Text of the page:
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By Train From Glasgow to Manchester

Author: Bob McIntyre

It was a February morning and it was dreich; sometime in the early 1980s. I was en-route from Glasgow to Manchester by train. That required me to change at Preston Station where the bleak platforms were largely open to the elements. The two-carriage connecting train for Manchester was a grubby, tired looking vehicle. Its heating was meagre. The passengers whether on board or boarding were happed up against a pervasive damp chill.

I got seated and hunkered down for the hour or so that lay ahead of me in the quiet carriage. The few passengers in the carriage seemed content to keep their thoughts to themselves. The only sound we had around us was the rattling of the ancient train.

Diagonally across the aisle from me sat a guy with his dog which was on the seat beside him. For the most part the pair just looked out of the window. He was a skinny, under-nourished looking character - what my mother would have described as shilpit. I guess he was maybe in his 40s. Dressed in tired clothing that would have been fashionable a decade or so before. A crumpled and faded dark purple jacket with rounded lapels, light coloured flared trousers and platform soled shoes. All of it past its best. In as much as it was visible the collar of his shirt was a washed out floral pattern of the same vintage as his outerwear. He was not clad to get protection from the miserable damp day around him. I thought of Rip Van Winkle. He'd been at a bash somewhere and he was now making his way home unaware that it was a decade or so later.

His travelling companion was a whippet which was equally skinny. The dog sat as close to the man as it possibly could. It moulded itself into his right side. The only adjustment arose if the movement of the train broke the closeness between the pair. The man's right arm and hand embraced the dog and held it near to him. For mutual warmth perhaps or reassurance or protection - who knows? - maybe all of these things. The pair seemed to be able to shiver in unison. The man was silent. There were no words of comfort or humour from him to his canine companion. Nevertheless, it seemed to me that there was communication, albeit unheard. Not unlike the companionship that can be found between people where there is such a shared bond of mutual affection that words become unnecessary. They simply understand each other without the tiresome chore of having to explain out loud.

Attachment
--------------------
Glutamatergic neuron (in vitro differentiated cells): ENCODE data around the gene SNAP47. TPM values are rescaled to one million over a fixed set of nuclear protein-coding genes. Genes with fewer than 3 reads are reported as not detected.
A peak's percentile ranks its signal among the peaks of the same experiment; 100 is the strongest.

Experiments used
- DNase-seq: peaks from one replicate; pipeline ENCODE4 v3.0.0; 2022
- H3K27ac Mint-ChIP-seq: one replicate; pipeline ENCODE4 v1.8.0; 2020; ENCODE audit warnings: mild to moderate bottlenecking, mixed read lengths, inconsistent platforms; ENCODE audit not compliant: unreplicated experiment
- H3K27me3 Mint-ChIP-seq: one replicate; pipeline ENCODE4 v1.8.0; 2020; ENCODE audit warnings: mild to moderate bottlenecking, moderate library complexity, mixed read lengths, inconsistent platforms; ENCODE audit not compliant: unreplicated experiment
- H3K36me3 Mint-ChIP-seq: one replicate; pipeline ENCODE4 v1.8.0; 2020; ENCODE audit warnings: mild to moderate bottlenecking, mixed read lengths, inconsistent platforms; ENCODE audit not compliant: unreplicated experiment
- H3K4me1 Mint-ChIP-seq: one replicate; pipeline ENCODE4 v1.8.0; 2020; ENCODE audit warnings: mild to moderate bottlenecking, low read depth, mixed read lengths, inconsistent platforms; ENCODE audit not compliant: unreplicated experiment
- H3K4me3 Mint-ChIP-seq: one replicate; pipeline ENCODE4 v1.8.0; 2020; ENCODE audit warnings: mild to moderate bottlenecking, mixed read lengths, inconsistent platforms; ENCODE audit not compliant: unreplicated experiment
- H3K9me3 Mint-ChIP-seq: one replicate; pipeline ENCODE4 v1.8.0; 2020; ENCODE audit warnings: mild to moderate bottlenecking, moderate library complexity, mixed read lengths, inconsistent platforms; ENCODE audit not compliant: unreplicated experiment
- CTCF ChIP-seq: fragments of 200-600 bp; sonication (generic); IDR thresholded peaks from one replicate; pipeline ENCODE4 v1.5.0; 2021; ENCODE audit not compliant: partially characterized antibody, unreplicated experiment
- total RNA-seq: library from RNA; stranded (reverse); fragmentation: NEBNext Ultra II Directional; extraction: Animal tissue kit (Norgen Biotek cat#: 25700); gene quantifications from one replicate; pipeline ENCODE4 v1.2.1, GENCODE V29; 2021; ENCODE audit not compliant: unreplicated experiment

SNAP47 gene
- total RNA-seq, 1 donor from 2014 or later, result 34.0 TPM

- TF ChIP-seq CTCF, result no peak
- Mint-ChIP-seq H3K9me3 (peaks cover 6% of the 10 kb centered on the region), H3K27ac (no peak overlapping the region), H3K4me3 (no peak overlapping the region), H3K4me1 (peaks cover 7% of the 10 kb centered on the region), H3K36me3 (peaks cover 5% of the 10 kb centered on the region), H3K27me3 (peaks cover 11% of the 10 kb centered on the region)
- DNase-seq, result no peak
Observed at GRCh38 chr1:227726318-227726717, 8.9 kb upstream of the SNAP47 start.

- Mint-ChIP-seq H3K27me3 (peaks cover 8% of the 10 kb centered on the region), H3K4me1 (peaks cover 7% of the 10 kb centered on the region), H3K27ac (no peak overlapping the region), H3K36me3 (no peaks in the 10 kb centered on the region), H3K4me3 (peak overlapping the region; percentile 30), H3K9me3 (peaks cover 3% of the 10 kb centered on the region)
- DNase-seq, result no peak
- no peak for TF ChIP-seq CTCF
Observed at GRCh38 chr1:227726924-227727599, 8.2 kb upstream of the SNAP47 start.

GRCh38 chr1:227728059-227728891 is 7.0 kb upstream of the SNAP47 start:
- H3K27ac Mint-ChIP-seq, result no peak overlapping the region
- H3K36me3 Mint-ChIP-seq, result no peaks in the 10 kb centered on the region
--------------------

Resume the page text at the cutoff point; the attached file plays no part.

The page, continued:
The man and his dog became my diversion. Where were they going? Was there any prospect that the days ahead might be better in some way? What has happened in his past that had brought him to this cold carriage with his dog? Was he happy? I could not of course have asked any questions of him: that would have been intrusive.

The two prevailing memories I have of that train journey are the chill in the carriage and the man and his dog. The man did not look as if life was going well for him. In an odd way it seemed just right that his canine companion was a subdued skinny whippet. They fitted exactly the image that they had created in my mind No other dog would have complemented that lonely outdated soul so appropriately.

When we reached Manchester I held back a little to let him alight ahead of me. Why I was curious to see him walk away ... I can't explain. Perhaps the little storyboard in my mind needed a physical ending point ? As he walked ahead of me down the platform I realised that he had a slight limp. Keeping up a good pace the dog stayed close to the man's legs and then I saw that the dog was held on a lead made from shaggy thick string. Again, entirely in keeping. In no time at all I lost sight of them in the busy station. They were out of my life. Gone.

All of this happened around 40 years ago. An hour or so of my life which has stayed with me. Why?....I have no idea...but it has. Having organised my thoughts to record that distant encounter I now wonder how reliable my own memory might prove to be. A question that cannot be tested since I was travelling on my own and no-one can gainsay me. Experience, however, has taught us that memory is often fickle. The significance and sequence of recalled events will almost certainly differ in the retelling. For the listeners, the heart and the residue of a tale being told will vary in as many ways as there are people listening. The listener, should he/she be familiar with the original story teller, will bring their own judgement as to the reliability of the source. The tale might be embellished and gain traction or perhaps be greeted with a monumental yawn as being of no interest to any sane, right-minded person.